From experiencing the jungle trail to living in the middle of one, the Gir National Park is a treat for travelers. Africa and India are the only two places where lions roam around freely in the wild. And in India, Gir Forest National Park and Wildlife Sanctuary is home to the last remaining Asiatic Lions.
Up to the early 1900s, indiscriminate hunting led to a drastic decrease in the Lion population in India and they were completely wiped out from other parts of Asia. It was the effort of Nawabs of Junagarh that resulted in the initial conservation measures to protect the species. In 1965, the Government notified the large geographical extent of Sasan Gir as a wildlife sanctuary in order to conserve the Asiatic Lion. From a population of about 20 lions in 1913, they have risen to over 523. The Park now covers a total area of 1412 square kilometers of which 258 kilometers form the core area of the National Park.
The Park is open for tourists from 16th October to 15th June every year.
It takes about one and a half hour to reach the National Park from Junagadh Railway Station.
The Rajkot railway station is about 3 hours away from Junagadh with cabs and buses (both private and public) available to cover the distance.
The driving distance from Somnath to the National Park is approximately 50 Kms and it takes nearly an hour.
The Diu airport is closest to the Gir National Park at a distance of 110 kms which can be covered in 2 hours. There are cabs and private and public buses available outside the airport.
It is a treat for naturists as more than 400 plant species cover the forest reserve along with teak mixed with dry deciduous species.
Some of the most sought after plant species include ber, jamun, babul, flame of the forest, zizyphus, tendu and dhak. A banyan tree and a range of other plant varieties like karanj, umlo, amli, sirus, kalam, charal and an occasional vad are the other attractions.
According to government statistics of 2015, the Saurashtra Region is inhabited by 523 Lions and over 300 Leopards. The park is also home to two different species of deer and the ‘Chowsingha’ – also referred to as the world’s only four horned antelope. The Jackal, striped Hyena and Indian Fox are some of the smaller carnivores found in Gir Forest.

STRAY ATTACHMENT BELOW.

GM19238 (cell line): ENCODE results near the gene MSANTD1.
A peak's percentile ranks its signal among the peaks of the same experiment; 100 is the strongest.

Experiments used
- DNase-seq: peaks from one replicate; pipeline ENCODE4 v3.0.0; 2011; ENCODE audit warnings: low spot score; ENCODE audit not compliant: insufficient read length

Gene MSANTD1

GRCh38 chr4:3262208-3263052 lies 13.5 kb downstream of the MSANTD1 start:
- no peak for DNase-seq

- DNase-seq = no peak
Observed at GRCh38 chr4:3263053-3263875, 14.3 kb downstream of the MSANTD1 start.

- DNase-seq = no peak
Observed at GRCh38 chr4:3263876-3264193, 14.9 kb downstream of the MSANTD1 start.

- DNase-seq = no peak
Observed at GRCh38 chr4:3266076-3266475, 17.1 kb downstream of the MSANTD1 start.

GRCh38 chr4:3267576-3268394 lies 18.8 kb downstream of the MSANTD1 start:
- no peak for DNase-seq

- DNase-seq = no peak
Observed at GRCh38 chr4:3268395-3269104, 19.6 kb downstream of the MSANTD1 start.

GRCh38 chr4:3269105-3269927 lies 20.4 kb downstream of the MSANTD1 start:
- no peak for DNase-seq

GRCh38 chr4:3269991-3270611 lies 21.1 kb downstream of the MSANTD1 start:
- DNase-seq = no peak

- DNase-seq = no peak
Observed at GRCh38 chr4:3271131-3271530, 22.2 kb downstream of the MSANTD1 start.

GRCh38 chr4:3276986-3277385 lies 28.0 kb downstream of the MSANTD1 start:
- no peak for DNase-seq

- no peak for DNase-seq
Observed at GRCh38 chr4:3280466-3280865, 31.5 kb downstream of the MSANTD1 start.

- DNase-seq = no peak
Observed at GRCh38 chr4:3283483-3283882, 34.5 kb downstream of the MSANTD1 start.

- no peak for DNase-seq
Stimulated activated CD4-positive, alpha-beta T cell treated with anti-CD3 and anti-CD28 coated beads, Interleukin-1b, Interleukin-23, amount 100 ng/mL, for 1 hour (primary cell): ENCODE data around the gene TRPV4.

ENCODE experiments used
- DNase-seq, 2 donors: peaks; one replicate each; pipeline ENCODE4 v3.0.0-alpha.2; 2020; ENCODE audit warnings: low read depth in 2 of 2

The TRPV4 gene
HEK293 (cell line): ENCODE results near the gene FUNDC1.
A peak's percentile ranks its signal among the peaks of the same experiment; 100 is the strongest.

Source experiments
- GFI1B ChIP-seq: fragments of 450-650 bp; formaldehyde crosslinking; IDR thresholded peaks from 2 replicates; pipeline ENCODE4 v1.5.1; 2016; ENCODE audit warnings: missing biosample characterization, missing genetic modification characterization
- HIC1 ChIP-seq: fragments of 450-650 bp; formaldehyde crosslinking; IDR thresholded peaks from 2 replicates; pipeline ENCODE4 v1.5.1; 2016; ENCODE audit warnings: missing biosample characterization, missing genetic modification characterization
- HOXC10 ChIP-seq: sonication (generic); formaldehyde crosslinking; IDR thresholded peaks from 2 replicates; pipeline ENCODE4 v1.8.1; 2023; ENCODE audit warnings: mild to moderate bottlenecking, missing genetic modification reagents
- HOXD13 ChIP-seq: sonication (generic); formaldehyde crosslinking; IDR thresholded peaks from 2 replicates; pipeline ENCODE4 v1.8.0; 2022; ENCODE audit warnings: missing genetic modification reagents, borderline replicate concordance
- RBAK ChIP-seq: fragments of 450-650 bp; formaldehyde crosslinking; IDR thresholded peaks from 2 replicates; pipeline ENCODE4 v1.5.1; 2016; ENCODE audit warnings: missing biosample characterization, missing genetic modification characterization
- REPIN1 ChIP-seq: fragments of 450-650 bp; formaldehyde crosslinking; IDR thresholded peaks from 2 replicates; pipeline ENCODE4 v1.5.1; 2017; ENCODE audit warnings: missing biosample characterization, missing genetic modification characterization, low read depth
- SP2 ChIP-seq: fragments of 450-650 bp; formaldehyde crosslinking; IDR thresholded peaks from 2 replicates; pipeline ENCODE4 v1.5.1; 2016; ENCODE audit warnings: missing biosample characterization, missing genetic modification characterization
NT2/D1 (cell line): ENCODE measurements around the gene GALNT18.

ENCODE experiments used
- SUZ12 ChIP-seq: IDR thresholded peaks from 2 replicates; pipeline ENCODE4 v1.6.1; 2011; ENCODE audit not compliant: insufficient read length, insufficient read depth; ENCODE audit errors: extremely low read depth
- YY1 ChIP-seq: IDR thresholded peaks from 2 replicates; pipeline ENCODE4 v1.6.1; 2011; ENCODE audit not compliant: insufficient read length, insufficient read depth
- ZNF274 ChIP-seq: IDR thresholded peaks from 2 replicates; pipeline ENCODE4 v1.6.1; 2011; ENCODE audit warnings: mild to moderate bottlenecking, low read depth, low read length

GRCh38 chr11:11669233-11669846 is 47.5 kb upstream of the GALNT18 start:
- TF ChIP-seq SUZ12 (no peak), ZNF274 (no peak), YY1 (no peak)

The exotic flora of Gir National Park gives shelter to more than 200 species of birds one of them being, the critically endangered white-backed and long-billed vultures.
Sasan Gir is also home to more than 40 species of reptiles and amphibians including King Kobra, the Russell’s viper, Saw-scaled viper and the Krait.
It is among the richest and oldest places of worship of India. It was robbed later by Mahmud of Ghazni.
This dam is home to marsh crocodiles and is the resting place of a large number of bird species.
This museum showcases an exceptional range of former Nawabs’ belongings, like weapons, chandeliers, howdahs, armor and palanquins.
This zoo was built by a Nawab in 1863 to save lions.
Constructed under the aegis of Chandragupta Maurya in the year 319 BC, it was inundated at least 16 times and it has been abandoned during the 7th to 10th century till it was rediscovered inside a dense forest.
This lake is a bird watchers paradise with species such as pied woodpecker, eagles, back-headed cuckoo, sparrows and others.
There are two ways to book your safari.
You need to reach the safari boarding point, Sinh Sadan, at 5.30am after purchasing your tickets.
There are 30 entry permits for each vehicle and 90 trips undertaken every day. During peak season the number of trips escalates to 150 per day. (available online)
Price (Indian): INR 5300 / Jeep (Maximum 6 Persons are allowed in ONE Jeep)
Price (Foreigner): INR 12800 / Jeep (Maximum 6 Persons are allowed in ONE Jeep)
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